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Reply Brief available for Alsabri v. Obama

Raffaela Wakeman
Thursday, September 15, 2011, 11:11 PM
The briefing in Alsabri v.

Published by The Lawfare Institute
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The briefing in Alsabri v. Obama, a Guantanamo habeas appeal, is now complete. Mashour Abudllah Muqbel Alsabri is appealing Judge Ricardo Urbina's memorandum opinion. We earlier posted Alsabri's appeals brief (available here) and the government's brief (available here). In his reply brief, Alsabri takes issue with a number of the government's arguments. Alsabri summarizes his as follows:
Petitioner's opening brief demonstrated that the district court's ruling was rife with error. In response, the govemment makes little attempt to dispute these points. Instead, Respondents argue that these errors should be ignored. Respondents essentially ask this Court to view each error in isolation -ignoring each error's influence on the district court's other findings and ignoring the cumulative effect of these mistakes. However, it is evident from the court's decision that these errors played an important role in the court's assessment of Alsabri's conduct in Yemen, as well as his reasons for traveling to Afghanistan and his alleged conduct after he arrived there. Thus, for example, the court's mistaken belief that Petitioner did not dispute that he was listed on a "training roster" certainly influenced the court's finding that Alsabri obtained military training. Respondents' opposition also does little to justify the district court's failure to address evidence favorable to Petitioner. The district court's obligation to view the evidence "as a whole" certainly encompassed a requirement to consider exculpatory evidence, as well as interrogation reports that were inconsistent with the reports relied upon by the court. The record does not support the district court's finding that Alsabri is properly subject to detention under the AUMF. The uncontested evidence presented in this case demonstrates that guesthouse presence and military training in Afghanistan does not establish that a detainee was part of al-Qaida or the Taliban. In addition, Alsabri cannot properly be detained simply by virtue of his short visit, months before the start of Operation Enduring Freedom, to the area where Taliban forces were position against the Northern Alliance. The district court's finding to the contrary was infected by factual error and based on nothing more than speculation.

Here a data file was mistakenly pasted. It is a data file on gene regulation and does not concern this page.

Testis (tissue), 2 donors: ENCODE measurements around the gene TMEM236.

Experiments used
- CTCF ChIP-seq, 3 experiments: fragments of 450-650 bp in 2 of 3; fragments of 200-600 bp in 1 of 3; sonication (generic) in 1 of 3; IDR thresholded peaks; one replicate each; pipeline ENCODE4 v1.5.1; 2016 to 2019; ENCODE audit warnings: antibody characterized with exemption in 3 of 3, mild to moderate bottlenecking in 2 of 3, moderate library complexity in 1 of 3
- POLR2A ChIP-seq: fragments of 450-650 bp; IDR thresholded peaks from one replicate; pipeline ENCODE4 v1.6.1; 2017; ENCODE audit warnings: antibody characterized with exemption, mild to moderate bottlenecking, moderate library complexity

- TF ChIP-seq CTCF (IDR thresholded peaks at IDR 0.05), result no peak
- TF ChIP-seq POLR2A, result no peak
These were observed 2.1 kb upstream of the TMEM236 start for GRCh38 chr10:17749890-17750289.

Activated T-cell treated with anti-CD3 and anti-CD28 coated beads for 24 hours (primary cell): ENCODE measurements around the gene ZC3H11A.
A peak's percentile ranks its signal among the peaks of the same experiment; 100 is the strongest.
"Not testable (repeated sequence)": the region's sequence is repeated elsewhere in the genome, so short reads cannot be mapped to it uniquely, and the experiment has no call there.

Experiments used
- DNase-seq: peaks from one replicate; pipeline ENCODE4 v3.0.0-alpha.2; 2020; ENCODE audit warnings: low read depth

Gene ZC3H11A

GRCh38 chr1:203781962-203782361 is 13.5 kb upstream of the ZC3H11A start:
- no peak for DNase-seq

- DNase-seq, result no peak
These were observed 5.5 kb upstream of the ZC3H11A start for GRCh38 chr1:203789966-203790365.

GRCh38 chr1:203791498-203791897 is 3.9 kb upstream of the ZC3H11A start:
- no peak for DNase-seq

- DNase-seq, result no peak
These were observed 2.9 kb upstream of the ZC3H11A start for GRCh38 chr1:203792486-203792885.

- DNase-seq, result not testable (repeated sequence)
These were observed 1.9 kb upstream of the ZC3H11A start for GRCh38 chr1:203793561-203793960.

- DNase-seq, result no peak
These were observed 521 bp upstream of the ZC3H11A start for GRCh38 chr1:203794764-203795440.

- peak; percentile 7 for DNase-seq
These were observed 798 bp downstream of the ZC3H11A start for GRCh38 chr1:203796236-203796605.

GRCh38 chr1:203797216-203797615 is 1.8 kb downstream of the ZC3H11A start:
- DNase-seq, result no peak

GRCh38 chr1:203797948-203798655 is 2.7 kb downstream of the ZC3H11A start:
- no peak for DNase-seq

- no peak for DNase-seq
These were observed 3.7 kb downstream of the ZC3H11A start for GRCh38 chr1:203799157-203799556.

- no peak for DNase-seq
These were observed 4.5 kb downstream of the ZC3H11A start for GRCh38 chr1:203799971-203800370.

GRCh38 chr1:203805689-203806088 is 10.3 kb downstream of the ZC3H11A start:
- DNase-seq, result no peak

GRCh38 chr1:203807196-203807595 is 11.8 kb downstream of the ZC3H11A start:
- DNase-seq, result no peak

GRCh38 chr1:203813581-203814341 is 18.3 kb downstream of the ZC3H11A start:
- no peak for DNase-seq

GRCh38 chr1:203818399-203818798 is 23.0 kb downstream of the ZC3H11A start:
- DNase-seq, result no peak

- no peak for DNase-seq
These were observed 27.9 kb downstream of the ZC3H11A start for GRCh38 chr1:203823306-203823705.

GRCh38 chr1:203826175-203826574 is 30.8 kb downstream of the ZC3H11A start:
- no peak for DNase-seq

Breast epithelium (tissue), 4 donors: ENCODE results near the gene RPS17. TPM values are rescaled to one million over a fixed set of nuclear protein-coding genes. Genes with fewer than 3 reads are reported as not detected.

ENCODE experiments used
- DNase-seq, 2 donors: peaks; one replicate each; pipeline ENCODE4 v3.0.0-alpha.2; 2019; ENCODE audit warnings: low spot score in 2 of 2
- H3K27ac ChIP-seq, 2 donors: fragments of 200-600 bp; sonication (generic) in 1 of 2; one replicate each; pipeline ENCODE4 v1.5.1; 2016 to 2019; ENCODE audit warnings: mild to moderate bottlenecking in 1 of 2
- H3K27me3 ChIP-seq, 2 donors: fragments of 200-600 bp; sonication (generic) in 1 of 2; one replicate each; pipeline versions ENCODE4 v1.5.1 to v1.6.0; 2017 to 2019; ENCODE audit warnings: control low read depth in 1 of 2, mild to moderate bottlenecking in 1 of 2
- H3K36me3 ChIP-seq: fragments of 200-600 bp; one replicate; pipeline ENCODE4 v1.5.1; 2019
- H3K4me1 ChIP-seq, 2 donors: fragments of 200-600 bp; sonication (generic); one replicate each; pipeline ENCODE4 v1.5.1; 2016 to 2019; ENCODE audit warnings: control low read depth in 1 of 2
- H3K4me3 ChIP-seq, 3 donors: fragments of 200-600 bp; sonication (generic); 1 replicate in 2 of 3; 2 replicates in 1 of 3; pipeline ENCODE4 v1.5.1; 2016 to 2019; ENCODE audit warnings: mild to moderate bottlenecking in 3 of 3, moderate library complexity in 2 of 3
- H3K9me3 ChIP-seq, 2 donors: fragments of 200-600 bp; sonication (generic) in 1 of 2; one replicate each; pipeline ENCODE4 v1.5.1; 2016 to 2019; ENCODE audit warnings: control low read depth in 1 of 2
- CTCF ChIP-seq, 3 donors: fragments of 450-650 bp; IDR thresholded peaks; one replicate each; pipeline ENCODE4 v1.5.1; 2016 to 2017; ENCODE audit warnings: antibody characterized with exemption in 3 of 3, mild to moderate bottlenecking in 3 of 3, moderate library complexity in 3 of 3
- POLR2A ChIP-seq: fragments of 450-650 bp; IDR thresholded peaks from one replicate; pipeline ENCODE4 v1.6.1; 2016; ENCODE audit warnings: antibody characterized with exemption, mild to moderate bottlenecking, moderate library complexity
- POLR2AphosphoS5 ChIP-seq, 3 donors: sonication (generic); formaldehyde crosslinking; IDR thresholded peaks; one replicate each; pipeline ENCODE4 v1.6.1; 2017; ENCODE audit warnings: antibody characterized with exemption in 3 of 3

Oral arguments is scheduled for October 24th before Judges Douglas Ginsburg, Merrick Garland and Brett Kavanagh. We will post an oral argument preview and summary.

Raffaela Wakeman is a Senior Director at In-Q-Tel. She started her career at the Brookings Institution, where she spent five years conducting research on national security, election reform, and Congress. During this time she was also the Associate Editor of Lawfare. From there, Raffaela practiced law at the U.S. Department of Defense for four years, advising her clients on privacy and surveillance law, cybersecurity, and foreign liaison relationships. She departed DoD in 2019 to join the Majority Staff of the House Permanent Select Committee on Intelligence, where she oversaw the Intelligence Community’s science and technology portfolios, cybersecurity, and surveillance activities. She left HPSCI in May 2021 to join IQT. Raffaela received her BS and MS in Political Science from the Massachusetts Institute of Technology in 2009 and her law degree from Georgetown University Law Center in 2015, where she was recognized for her commitment to public service with the Joyce Chiang Memorial Award. While at the Department of Defense, she was the inaugural recipient of the Office of the Director of National Intelligence’s General Counsel Award for exhibiting the highest standards of leadership, professional conduct, and integrity.

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